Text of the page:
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Clark University’s 2023–24 Geller Jazz Series kicks off with acclaimed guitarist Albino Mbie and his quintet taking the stage with “A Joyful Jazz Ode to Africa.”
The Geller Jazz Nightclub performance is free and open to the public.
“It’s amazing that guitar strings manage to stay attached to the instrument in the hands of Albino Mbie.” (ChandraBOOM)
Albino Mbie is building a bridge between his southeast African roots to the vibrant and historical Boston jazz scene. Mbie was born in Maputo, the capital of Mozambique, a country in southern Africa known for its rich musical and cultural heritage. Fueled by the resourcefulness and determination that have always characterized Mozambicans, he built his first guitar at 16 from a 5-liter can of oil, scrap wood, and strings made out of electrical cords. As with his home-made guitar, Albino wanted to combine styles and incorporate diverse elements in his music. For his talents to grow, he knew he needed experience new places, cultures, and sounds.
In 2009, he settled in Boston to study at the Berklee College of Music where he could expand his musical horizons. Soon after, Mbie was one of the first students to receive a full scholarship through the African Scholars program. At Berklee, he was exposed to a variety of influences, but wanted to go deeper into the roots of jazz and expand his knowledge of music. At the Berklee Global Jazz Institute he worked with Danilo Perez Joe Lovano John Patitucci, and Terri Lyne Carrington. The Institute emphasizes the artist’s original vision in jazz, and has helped Mbie find his own unique voice in the art form.
Albino still felt the absence of his own Mozambican traditions in his music. With the help of his mentors, Richard Bona and Lionel Loueke, two of the most prominent African musicians in the US today, he began to bridge that gap.
Today, Albino’s music succeeds in combining many disparate parts into an organic whole. It incorporates his musical experiences from Mozambique, the U.S., and many other places around the world, combining rhythmic patterns and musical concepts to create a unique Afro-Pop and Moz-Jazz sound. He will always continue to combine and capture the energies of different musical traditions to create a unified and original musical style.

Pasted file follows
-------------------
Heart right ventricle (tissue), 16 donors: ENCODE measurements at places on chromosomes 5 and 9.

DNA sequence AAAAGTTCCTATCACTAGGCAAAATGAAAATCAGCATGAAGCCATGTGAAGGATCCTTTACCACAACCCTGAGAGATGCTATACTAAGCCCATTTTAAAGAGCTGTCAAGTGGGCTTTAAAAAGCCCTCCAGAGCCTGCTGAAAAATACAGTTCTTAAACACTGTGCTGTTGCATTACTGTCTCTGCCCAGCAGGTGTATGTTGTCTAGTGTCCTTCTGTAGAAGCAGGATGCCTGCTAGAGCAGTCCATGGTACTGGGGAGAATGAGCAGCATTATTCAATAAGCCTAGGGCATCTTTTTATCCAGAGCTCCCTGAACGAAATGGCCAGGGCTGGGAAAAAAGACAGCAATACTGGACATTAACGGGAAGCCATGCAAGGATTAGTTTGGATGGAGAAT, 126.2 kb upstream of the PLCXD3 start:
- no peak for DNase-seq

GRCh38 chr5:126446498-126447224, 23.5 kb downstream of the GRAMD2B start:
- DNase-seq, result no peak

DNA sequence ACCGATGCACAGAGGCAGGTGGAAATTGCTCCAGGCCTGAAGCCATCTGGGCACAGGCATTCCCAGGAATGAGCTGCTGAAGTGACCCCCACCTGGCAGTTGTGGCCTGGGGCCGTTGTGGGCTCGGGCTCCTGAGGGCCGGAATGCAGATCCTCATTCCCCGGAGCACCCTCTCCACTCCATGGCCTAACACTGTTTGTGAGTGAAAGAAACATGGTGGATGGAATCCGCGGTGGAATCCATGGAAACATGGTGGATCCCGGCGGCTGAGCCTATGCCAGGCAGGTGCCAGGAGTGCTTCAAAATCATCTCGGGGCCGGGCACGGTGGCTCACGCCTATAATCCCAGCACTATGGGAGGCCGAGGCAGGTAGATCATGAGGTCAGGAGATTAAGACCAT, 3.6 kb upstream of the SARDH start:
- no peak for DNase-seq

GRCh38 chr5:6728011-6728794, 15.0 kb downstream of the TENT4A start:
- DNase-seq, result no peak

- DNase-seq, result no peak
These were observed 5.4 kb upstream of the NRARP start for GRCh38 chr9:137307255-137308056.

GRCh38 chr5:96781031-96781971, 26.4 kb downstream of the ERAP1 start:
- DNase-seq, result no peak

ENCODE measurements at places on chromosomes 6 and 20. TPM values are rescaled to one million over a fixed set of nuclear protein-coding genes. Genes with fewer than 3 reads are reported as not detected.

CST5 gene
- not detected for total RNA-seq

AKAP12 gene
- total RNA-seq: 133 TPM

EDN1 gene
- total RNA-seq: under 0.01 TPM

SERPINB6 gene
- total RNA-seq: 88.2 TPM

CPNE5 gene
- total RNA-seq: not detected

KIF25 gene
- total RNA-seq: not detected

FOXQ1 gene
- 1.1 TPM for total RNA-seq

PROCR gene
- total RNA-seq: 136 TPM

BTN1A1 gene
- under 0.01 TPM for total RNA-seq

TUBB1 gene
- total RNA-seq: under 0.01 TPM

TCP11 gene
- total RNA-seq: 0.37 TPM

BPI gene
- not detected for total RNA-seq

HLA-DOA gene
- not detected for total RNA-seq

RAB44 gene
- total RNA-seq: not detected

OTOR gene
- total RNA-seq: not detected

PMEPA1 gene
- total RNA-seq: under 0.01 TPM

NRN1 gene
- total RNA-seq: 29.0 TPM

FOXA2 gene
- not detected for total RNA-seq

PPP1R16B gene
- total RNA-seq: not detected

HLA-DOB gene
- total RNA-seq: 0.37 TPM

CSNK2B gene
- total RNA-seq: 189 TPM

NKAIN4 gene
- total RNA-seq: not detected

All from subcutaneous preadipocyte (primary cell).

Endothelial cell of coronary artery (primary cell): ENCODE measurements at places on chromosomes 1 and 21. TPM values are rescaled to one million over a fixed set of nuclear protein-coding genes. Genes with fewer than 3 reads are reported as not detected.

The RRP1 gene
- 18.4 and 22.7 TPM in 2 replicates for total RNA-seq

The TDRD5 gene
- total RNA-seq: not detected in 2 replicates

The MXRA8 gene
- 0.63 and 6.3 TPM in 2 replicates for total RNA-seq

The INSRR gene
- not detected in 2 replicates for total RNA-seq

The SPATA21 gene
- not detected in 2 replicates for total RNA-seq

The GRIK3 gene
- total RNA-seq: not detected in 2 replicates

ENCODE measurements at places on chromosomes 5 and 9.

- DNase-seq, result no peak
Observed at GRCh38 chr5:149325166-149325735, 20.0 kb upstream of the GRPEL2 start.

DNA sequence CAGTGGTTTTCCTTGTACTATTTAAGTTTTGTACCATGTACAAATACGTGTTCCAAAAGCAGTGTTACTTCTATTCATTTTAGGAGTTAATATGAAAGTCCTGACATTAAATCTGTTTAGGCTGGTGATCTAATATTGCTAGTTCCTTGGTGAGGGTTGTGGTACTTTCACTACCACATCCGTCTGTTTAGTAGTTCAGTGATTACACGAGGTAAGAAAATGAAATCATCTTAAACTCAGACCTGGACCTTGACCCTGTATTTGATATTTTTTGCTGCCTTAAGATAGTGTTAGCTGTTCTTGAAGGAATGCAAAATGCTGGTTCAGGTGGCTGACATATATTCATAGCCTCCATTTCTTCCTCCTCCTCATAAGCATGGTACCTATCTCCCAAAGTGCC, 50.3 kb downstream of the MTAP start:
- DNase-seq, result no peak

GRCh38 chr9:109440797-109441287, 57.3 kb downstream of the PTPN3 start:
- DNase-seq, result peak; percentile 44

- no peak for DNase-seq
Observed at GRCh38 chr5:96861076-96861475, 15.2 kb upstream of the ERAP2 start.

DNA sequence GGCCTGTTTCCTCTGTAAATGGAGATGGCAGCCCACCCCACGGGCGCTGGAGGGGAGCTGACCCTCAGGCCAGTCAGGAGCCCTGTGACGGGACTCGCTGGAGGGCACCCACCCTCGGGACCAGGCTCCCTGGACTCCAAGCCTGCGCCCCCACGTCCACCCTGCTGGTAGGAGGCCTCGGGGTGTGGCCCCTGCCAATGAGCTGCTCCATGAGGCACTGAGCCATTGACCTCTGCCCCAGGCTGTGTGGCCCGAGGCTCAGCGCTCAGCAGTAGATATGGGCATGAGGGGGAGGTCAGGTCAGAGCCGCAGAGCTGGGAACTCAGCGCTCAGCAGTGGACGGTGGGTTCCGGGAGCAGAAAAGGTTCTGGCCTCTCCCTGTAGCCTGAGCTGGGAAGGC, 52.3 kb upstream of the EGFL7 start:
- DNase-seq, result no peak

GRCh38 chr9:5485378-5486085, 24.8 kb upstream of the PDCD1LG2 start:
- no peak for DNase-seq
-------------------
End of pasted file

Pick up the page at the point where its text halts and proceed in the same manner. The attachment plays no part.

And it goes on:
For this Geller Jazz Nightclub performance, Mbie’s Quintet is joined by saxophone phenom Noah Preminger. Jazz Review said: “Preminger seems to have arrived on the scene fully formed, with incisive musical instincts, a distinctive personal sound and an ability to write great tunes.”
The New York Times added: “More than just a promising starting point, this is a display of integrity; here’s a musician you feel you can trust.” Dry Bridge Road was named Debut of the Year in the Village Voice critics poll, making top 10 lists in JazzTimes, Stereophile and The Nation.
Mbie will join the roster of incredible musicians who have come to the Clark campus to perform on the Geller Jazz Nightclub Series, including Jacques Schwarz-Bart, Joel Ross, Manuel Valera and the New Cuban Express, the Haitian Jazz Project with Godwin Louis, Sheryl Bailey Trio, Bean Bag with vocalist Sarah Elizabeth Charles, and the Matt Wilson Quintet’s Carl Sandburg Project. The Geller Jazz is supported by generous gift to the Visual and Performing Arts Department from the Estate of Selma Geller. The biannual jazz concert series pairs new and emerging artists with jazz legends, and supports audience development programming. Previous featured artists in spring Geller Jazz Concert series and recipients of the Selma B. Geller Foundations of Jazz award include Ron Carter, Dave Liebman, Tom Harrell, Christian MacBride, Ravi Coltrane & Joe Lovano, Trio da Paz, Bill Charlap, Donald Harrison & Omar Sosa.
Selma Geller was a New York City philanthropist who died in 2007. She was deeply concerned about the lack of musical educational opportunities available to the current generation of students. Her gifts to Clark University for music scholarships and musical performances are a testament to her desire to bring the original American musical art form to the Clark community.